Flump Studios is no stranger to bullet hell style video games, though it seems to be a recent shift in development. Most of their titles have been designed for the Xbox Live Indie program, and a number have made their way onto the Windows Phone Marketplace as well. Among them are titles like Pressured and the Retro Racer series, but the title they are most known for is Super Killer Hornet: Resurrection on Steam, a different variation of the original Super Killer Hornet on the first of those digital store fronts mentioned. Like that release for the PC, the team find themselves working with Kiss ltd. to unleash a brand new platforming shooter in a similar vein titled Horizon Shift. But does this simpler take on the style work out for the gamer, or is it just a colossal mess?
Despite all the advancements in gaming today, the indie development world still manages to turn out some fairly simple games for those looking for a breather from the big name franchises of today. This is the case with Dodge, an Action/Puzzle style title from independent publisher and developer named Yokcos. According to the official blog, it’s a game that was “crafted in forty eight hours” through Game Maker, as well as SFXR to create the audio. The venture has received a fair deal of praise from users and the media alike for being an example of “minimalism” in a complicated world, but does Dodge have anything to offer gamers today, or is it actually something far more pointless?
Walter Machado, developer of last year’s PC Action title Gearcrack Arena, returns with a brand new venture simply titled Ubermosh. While the follow-up release isn’t quite done, Walter has gone ahead and made it available through Steam as an “Early Access” purchase at a nice budgetary cost of two dollars US (cheaper if you picked it up on sale around the time of launch). But, what exactly is it, and, even at this point in development, is it anything worth keeping an eye on?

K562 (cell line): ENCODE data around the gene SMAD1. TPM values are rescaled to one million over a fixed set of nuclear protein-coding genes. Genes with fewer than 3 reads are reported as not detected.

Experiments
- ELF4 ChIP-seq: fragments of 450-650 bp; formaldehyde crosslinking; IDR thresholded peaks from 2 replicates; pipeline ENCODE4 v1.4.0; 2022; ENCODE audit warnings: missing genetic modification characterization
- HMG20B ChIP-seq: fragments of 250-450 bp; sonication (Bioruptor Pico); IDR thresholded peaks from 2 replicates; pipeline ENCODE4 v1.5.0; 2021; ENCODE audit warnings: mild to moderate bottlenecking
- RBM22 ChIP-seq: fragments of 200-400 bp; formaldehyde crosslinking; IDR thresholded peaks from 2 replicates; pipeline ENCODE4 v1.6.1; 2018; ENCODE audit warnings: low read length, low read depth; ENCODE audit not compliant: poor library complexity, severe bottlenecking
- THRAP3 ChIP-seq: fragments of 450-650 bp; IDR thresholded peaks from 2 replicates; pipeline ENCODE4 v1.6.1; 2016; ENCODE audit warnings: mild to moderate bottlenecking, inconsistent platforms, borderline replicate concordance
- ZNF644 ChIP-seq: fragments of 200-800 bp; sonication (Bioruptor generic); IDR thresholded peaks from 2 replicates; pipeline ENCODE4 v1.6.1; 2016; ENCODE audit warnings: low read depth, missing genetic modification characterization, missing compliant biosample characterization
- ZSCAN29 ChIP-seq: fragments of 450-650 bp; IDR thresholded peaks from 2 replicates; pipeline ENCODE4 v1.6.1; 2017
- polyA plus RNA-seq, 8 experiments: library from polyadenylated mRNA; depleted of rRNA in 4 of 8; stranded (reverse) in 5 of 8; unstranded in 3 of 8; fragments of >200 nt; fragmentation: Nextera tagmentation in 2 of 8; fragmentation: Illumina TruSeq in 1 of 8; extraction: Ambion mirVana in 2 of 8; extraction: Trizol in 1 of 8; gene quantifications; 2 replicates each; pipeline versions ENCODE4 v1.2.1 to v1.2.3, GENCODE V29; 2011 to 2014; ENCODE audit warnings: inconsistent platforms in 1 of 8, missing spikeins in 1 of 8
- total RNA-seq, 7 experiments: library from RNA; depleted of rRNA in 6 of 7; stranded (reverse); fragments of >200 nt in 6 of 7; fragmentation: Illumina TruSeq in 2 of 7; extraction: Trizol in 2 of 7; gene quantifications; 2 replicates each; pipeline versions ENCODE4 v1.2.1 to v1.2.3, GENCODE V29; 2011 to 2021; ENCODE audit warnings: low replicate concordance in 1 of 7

Fly in the House is an independent First Person Shooter style Action Simulator by developer EmkeyGame (Mykhail Konokh), who was responsible for 2014’s Inside the Gear. Unlike that physics-based puzzler, this new outing finds you doing what we all find to be one of the most frustrating events in our lives: Killing a fly that somehow got inside. It’s a small game that has been picked up by KISS Ltd. for digital distribution in March of this year. But is this follow-up outing worth the price, or is it far more infuriating than the real thing happens to be?
In recent years, debating on-line in the name of “justice” has not only become a norm throughout the internet, but has also become the center of hot button topics in pop culture and news organizations. Of course, it was only a matter of time before someone tackled the concept of keyboard warriors and turned it into a game. Enter: Social Justice Warriors. Nonadecimal Creative present this casual independent RPG/Simulation title that pits one of these social justice individuals against hordes of trolls looking to wreak havoc in r/. You are the voice of sanity in this offering, but if is as positive a message about society today, or does it just paint itself to be nobler than thou in the most insulting of ways possible?
MorningStar: Descent to Deadrock is one of the latest point-and-click adventures to hit the PC/Steam marketplace. However, this independent title is one that may very well sneak under many a fan of the genre’s radar. It was developed by the relatively new studio Red Herring Labs (Nocran Space), which was then picked up for distribution through Phoenix Online Studios. The game itself is touted as being in the category of “Atmospheric First Person”, placing you in a nightmarish struggle to escape an alien planet in one piece. It also happens to be a remastered version of the older PC title MorningStar. But does this updated entry stand as a good modern take on the style, or is it nothing more than recycled cliche’s that are far from enjoyable?